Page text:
When AP No. 19 Kentucky hosts No. 3 Louisville on Saturday afternoon, all the pressure will be on the home team.
That isn't to say it's an unimportant game for Louisville. A road win would be huge in the 11-1 Cardinals' case for a No. 1 seed in the 2020 NCAA men's basketball tournament. But if they end up on the losing end in the latest installment of one of college basketball's greatest rivalries, it wouldn't be the end of the world.
At least Louisville would still be comfortably projected to reach the tourney.
If Kentucky loses, though, the sky will be falling in Lexington.
The Wildcats are 8-3 and enter this slugfest having lost consecutive games against Utah and Ohio State, both in Las Vegas. If they were to lose this one, it would be just the second time in the past 15 years—11 with Kentucky, four with Memphis—that a John Calipari-coached team endured a three-game losing streak. (The previous came in February 2018.)
Kentucky's two biggest problems are blatantly obvious, but it's unclear whether either can be fixed.
First and foremost is the three-point shooting.
The Wildcats had hovered slightly above the national average in three-point percentage each of the past five seasons, but they are now a disaster from the perimeter, shooting 27.8 percent as a team. They were 4-of-17 (23.5 percent) in the infamous loss to Evansville, and that was twice as good as the 2-of-17 (11.8 percent) effort in the loss to Utah.
The only Wildcat shooting 32 percent or better from distance is big man Nate Sestina (8-of-21; 38.1 percent), and he was at 23.1 percent prior to going 5-of-8 against Ohio State this past Saturday.
Maybe that one-game success in pick-and-pop action will be the start of something. If so, Sestina could thrive in the type of role that Derek Willis played during his final two seasons in Lexington.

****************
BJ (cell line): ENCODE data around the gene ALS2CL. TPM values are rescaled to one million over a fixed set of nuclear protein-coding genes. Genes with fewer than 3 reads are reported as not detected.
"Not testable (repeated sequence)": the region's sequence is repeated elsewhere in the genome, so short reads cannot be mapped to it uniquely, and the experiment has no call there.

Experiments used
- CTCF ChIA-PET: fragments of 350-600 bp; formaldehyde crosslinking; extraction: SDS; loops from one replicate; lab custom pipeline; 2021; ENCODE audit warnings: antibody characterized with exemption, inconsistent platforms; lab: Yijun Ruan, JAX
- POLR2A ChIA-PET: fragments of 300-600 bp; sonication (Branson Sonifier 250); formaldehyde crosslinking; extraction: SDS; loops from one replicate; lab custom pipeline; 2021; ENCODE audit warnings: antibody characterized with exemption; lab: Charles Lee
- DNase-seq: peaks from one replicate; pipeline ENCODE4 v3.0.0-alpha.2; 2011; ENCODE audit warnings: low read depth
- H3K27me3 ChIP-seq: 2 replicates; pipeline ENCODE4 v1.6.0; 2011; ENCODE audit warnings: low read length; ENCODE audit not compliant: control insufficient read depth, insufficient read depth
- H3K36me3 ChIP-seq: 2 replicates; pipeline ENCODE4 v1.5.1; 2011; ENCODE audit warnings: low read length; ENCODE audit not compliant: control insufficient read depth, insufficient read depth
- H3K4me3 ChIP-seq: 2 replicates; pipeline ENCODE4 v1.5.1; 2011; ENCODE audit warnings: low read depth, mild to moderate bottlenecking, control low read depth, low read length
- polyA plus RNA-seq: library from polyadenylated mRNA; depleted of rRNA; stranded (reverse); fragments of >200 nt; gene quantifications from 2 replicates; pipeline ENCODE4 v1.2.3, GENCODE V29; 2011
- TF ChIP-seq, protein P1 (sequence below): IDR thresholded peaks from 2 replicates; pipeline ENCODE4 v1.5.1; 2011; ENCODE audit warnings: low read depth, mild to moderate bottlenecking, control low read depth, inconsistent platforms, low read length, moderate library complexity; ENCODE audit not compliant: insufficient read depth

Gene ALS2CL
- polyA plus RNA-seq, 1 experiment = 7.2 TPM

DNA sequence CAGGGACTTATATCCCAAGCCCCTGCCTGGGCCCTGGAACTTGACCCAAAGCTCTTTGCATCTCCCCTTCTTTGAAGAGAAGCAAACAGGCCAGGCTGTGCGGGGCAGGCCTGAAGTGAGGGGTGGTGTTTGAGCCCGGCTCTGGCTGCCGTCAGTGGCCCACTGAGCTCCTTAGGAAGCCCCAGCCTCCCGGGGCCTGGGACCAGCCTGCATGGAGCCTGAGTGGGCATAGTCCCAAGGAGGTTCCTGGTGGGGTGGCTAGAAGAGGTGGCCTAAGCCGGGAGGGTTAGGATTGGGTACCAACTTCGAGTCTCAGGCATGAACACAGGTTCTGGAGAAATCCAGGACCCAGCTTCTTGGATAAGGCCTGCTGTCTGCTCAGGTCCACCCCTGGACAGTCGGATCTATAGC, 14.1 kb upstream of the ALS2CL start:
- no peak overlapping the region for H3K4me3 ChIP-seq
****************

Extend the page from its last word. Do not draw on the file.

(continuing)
But Willis was operating alongside Jamal Murray and Malik Monk in his junior and senior years, respectively, and that type of sniper does not exist on this roster. Ashton Hagans has been Kentucky's best player, but he is 21-of-76 (27.6 percent) from three-point range in his 48-game career.
The other star, Tyrese Maxey, has shot 25 percent or worse from deep in nine of his last 10 games and is 1-of-16 thus far in December. He had that late dagger in the marquee win over Michigan State, but it has mostly been bricks since then.
Immanuel Quickley is the most likely candidate to emerge as the primary three-point-shooting guard, but even he is below 34 percent for his career and has hit multiple triples in just five of his last 32 games.
Barring an unlikely development, this looks like something that will plague Kentucky for the rest of the year.
But a lack of three-point shooting doesn't have to be a death knell. There aren't many, but there are a few precedents in the past 20 years of teams succeeding in spite of an inability to make the deep ball.
Duke was at 30.2 percent from the perimeter when it earned a No. 1 seed last year. Louisville was only slightly better at 30.4 percent upon receipt of a No. 4 seed in 2015. And Marquette was at 30.1 percent on Selection Sunday 2013, earning a No. 3 seed. All three teams survived early scares and made it to the Elite Eight before bowing out.
But Duke had a generational talent in Zion Williamson, Louisville was elite on defense, and Marquette made up for its lack of shooting by owning the offensive glass and converting twos and free throws at a high clip. Aside from great free-throw shooting, it's unclear at this point where this Kentucky team holds a clear statistical advantage over the average foe.